Hence Beijing’s decision to interfere in the Hong Kong’s Legislative Council crisis, and to argue that statements about the city’s opposition lawmakers by the liaison office and the Hong Kong and Macau Affairs Office do not violate Article 22 of the Basic Law and do not undermine “one country, two systems”, when they obviously do.
Beijing has long been convinced that foreign forces – particularly from the United States and Britain – are determined to leverage Hong Kong’s unrest, as well as the resistance of the opposition camp and the city’s recalcitrant youth, to undermine Chinese sovereignty over Hong Kong.
And while such an argument has in the past been self-serving, reflecting Beijing’s paranoia rather than the reality, Washington’s Hong Kong Human Rights and Democracy Act does not help. With new legislation that authorises US sanctions on Hong Kong and Chinese officials threatening the human rights of people in Hong Kong, the US is effectively getting involved in Hong Kong’s domestic politics and making the Communist Party’s fears come true.
Moreover, although we thought China’s real long-term goal of winning over and reintegrating Taiwan, preferably under the “one country, two systems” framework, would serve to protect Hong Kong’s civil liberties, this issue might weigh less heavily on the Chinese leaders’ minds following the recent re-election of President Tsai Ing-wen in Taiwan and her rejection of “one country, two systems”.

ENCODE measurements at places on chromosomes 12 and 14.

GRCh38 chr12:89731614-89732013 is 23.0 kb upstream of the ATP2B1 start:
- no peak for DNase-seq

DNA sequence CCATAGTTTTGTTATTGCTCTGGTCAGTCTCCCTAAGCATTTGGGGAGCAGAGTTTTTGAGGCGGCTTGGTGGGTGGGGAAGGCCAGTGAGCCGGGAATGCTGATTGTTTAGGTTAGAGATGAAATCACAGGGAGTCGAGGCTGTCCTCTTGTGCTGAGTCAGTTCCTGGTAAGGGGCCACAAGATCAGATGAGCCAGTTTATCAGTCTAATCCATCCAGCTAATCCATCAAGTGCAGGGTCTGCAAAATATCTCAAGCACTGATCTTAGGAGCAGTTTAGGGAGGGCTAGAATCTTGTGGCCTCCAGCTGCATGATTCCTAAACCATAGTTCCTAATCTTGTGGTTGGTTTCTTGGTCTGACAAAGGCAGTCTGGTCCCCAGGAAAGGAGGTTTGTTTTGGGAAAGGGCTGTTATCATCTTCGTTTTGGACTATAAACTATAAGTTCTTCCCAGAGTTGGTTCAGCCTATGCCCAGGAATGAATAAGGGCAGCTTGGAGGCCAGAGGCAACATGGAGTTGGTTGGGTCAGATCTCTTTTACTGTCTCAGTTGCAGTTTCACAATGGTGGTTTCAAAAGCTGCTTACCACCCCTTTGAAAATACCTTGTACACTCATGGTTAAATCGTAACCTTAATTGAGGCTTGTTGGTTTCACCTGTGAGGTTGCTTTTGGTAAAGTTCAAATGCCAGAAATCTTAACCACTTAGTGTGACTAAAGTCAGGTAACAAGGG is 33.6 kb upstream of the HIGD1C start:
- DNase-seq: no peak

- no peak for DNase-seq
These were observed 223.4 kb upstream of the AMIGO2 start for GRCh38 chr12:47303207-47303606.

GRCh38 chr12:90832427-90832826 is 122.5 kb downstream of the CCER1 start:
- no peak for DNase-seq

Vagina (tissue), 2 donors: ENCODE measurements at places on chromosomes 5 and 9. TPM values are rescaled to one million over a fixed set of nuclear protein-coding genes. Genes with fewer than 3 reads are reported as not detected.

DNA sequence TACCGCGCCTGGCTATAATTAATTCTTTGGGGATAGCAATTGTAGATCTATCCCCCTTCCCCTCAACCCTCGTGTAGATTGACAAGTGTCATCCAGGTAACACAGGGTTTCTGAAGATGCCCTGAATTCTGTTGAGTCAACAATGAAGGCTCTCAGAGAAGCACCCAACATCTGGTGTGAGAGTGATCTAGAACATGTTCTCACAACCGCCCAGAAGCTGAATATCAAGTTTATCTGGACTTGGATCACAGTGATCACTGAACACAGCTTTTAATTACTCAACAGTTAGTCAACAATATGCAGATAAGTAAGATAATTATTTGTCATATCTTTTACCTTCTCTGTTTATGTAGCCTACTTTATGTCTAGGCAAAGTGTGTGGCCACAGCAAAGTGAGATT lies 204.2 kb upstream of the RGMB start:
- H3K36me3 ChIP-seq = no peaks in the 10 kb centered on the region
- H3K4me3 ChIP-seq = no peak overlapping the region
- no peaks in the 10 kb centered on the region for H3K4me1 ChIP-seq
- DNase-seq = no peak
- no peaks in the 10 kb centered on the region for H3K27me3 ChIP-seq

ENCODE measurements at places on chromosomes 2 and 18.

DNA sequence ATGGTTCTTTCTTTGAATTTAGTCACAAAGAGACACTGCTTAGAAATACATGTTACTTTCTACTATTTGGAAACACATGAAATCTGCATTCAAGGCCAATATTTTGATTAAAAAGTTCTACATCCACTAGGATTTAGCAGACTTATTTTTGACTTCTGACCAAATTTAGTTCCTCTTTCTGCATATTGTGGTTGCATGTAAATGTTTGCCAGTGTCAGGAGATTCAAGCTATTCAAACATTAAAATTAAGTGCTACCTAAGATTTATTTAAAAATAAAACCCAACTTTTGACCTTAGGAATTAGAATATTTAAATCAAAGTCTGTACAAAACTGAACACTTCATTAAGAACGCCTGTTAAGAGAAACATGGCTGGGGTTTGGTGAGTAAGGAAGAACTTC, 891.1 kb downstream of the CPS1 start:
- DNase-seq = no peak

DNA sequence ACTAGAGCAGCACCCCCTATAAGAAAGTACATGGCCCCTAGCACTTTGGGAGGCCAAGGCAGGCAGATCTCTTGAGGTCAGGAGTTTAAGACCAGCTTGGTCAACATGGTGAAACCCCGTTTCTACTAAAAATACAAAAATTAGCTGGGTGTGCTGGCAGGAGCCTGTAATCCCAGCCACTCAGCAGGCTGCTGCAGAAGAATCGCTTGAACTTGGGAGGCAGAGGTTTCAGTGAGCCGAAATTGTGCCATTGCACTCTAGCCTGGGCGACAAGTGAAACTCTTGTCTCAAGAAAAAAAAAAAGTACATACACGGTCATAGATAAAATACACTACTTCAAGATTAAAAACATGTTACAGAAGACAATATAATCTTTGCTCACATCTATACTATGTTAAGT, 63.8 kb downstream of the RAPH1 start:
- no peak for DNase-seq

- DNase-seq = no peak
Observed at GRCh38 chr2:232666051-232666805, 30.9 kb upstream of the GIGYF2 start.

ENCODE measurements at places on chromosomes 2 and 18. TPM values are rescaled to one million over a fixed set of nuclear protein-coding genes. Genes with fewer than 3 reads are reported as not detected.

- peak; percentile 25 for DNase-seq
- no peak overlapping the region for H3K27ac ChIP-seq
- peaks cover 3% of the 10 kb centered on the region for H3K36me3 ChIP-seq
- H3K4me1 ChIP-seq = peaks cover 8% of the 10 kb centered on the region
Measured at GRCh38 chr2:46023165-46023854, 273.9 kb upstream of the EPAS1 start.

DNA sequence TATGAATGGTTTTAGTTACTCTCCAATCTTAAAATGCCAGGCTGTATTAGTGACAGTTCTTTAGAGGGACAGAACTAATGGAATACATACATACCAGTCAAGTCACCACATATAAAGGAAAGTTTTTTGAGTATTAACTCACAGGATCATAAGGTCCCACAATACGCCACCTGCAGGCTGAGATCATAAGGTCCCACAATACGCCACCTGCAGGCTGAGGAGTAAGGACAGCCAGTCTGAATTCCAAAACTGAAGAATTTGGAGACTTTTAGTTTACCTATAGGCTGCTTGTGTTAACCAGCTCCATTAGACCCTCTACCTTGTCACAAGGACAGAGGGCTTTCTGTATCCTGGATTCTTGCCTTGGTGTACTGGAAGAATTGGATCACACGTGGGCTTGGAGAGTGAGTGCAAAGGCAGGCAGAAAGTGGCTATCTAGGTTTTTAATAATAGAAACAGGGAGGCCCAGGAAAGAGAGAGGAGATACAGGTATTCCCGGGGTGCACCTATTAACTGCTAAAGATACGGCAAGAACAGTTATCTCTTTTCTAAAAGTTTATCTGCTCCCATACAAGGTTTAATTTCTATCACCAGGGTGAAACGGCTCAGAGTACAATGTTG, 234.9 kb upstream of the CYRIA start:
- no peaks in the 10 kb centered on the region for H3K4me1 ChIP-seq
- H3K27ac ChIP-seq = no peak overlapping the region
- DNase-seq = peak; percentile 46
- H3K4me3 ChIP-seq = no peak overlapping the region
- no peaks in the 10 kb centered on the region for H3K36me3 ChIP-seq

Finally, Beijing must prepare for the upcoming Legco election – and the prospect of more pan-democrats and young politicians being elected, reinvigorating the opposition camp and holding enough seats to veto national security and national anthem laws.
Following the disqualification of six pro-independence or pro-democracy lawmakers for improper oath-taking in 2016, Lam inherited an emasculated Legco and had the votes to push through the extradition bill. But, when she tried to convene Legco for a second reading of the bill on June 12 last year, it proved to be folly. A massive protest prevented the meeting and triggered six months of unrest.
Political heavyweights Tung Chee-hwa and Leung Chun-ying are reportedly mobilising ahead of the coming electoral battle. And to help the pro-Beijing camp, why not arrest some pan-democrats and potential Legco candidates, who could then be removed from office if convicted? Moreover, the arrests definitely increase the cost of joining unauthorised protests.
But problems remain. How does one shackle an opposition movement composed largely of young people who are prepared to fight to the bitter end? Will the Hong Kong police arrest them all? Will the People’s Liberation Army come in? Beijing is clearly taking a precipitous path: things cannot end well for the society of Hong Kong, and all the voices from the West won’t make much of a difference.
David Zweig is Professor Emeritus at Hong Kong University of Science and Technology and director of Transnational China Consulting Limited